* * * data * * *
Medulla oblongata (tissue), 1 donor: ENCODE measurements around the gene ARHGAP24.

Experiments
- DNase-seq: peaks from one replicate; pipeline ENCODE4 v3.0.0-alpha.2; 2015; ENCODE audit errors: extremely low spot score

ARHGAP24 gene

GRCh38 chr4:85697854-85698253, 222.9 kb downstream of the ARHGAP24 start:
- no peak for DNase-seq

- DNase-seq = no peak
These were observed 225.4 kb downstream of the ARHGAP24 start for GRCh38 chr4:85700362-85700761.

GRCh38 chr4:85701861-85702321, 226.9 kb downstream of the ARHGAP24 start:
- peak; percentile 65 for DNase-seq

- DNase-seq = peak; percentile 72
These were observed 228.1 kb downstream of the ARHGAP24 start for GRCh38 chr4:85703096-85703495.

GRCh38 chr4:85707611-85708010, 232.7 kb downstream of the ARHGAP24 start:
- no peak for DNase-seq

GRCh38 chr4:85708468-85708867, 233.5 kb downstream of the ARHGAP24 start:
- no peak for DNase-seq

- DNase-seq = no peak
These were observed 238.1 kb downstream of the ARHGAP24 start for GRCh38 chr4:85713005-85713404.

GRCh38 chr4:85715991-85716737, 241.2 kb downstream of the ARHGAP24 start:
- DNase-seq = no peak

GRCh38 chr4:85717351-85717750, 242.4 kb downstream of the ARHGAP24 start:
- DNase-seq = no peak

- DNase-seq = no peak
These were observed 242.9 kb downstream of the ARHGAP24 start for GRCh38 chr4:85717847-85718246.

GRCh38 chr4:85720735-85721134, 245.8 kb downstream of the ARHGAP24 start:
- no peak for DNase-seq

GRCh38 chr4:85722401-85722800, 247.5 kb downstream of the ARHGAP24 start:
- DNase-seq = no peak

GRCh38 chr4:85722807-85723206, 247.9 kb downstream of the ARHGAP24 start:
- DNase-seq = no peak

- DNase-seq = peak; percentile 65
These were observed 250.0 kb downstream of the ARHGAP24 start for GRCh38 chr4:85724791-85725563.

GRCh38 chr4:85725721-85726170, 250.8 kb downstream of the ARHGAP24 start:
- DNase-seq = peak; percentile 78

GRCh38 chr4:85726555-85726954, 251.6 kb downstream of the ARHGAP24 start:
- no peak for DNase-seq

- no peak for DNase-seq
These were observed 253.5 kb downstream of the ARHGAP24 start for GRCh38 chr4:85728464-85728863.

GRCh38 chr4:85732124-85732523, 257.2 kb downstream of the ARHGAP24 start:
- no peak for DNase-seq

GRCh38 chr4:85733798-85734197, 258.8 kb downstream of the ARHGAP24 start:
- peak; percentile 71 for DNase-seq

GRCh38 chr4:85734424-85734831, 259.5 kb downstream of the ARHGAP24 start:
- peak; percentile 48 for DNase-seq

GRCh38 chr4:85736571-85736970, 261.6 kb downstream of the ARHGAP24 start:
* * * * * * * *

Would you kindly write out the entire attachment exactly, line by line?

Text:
Medulla oblongata (tissue), 1 donor: ENCODE measurements around the gene ARHGAP24.

Experiments
- DNase-seq: peaks from one replicate; pipeline ENCODE4 v3.0.0-alpha.2; 2015; ENCODE audit errors: extremely low spot score

ARHGAP24 gene

GRCh38 chr4:85697854-85698253, 222.9 kb downstream of the ARHGAP24 start:
- no peak for DNase-seq

- DNase-seq = no peak
These were observed 225.4 kb downstream of the ARHGAP24 start for GRCh38 chr4:85700362-85700761.

GRCh38 chr4:85701861-85702321, 226.9 kb downstream of the ARHGAP24 start:
- peak; percentile 65 for DNase-seq

- DNase-seq = peak; percentile 72
These were observed 228.1 kb downstream of the ARHGAP24 start for GRCh38 chr4:85703096-85703495.

GRCh38 chr4:85707611-85708010, 232.7 kb downstream of the ARHGAP24 start:
- no peak for DNase-seq

GRCh38 chr4:85708468-85708867, 233.5 kb downstream of the ARHGAP24 start:
- no peak for DNase-seq

- DNase-seq = no peak
These were observed 238.1 kb downstream of the ARHGAP24 start for GRCh38 chr4:85713005-85713404.

GRCh38 chr4:85715991-85716737, 241.2 kb downstream of the ARHGAP24 start:
- DNase-seq = no peak

GRCh38 chr4:85717351-85717750, 242.4 kb downstream of the ARHGAP24 start:
- DNase-seq = no peak

- DNase-seq = no peak
These were observed 242.9 kb downstream of the ARHGAP24 start for GRCh38 chr4:85717847-85718246.

GRCh38 chr4:85720735-85721134, 245.8 kb downstream of the ARHGAP24 start:
- no peak for DNase-seq

GRCh38 chr4:85722401-85722800, 247.5 kb downstream of the ARHGAP24 start:
- DNase-seq = no peak

GRCh38 chr4:85722807-85723206, 247.9 kb downstream of the ARHGAP24 start:
- DNase-seq = no peak

- DNase-seq = peak; percentile 65
These were observed 250.0 kb downstream of the ARHGAP24 start for GRCh38 chr4:85724791-85725563.

GRCh38 chr4:85725721-85726170, 250.8 kb downstream of the ARHGAP24 start:
- DNase-seq = peak; percentile 78

GRCh38 chr4:85726555-85726954, 251.6 kb downstream of the ARHGAP24 start:
- no peak for DNase-seq

- no peak for DNase-seq
These were observed 253.5 kb downstream of the ARHGAP24 start for GRCh38 chr4:85728464-85728863.

GRCh38 chr4:85732124-85732523, 257.2 kb downstream of the ARHGAP24 start:
- no peak for DNase-seq

GRCh38 chr4:85733798-85734197, 258.8 kb downstream of the ARHGAP24 start:
- peak; percentile 71 for DNase-seq

GRCh38 chr4:85734424-85734831, 259.5 kb downstream of the ARHGAP24 start:
- peak; percentile 48 for DNase-seq

GRCh38 chr4:85736571-85736970, 261.6 kb downstream of the ARHGAP24 start: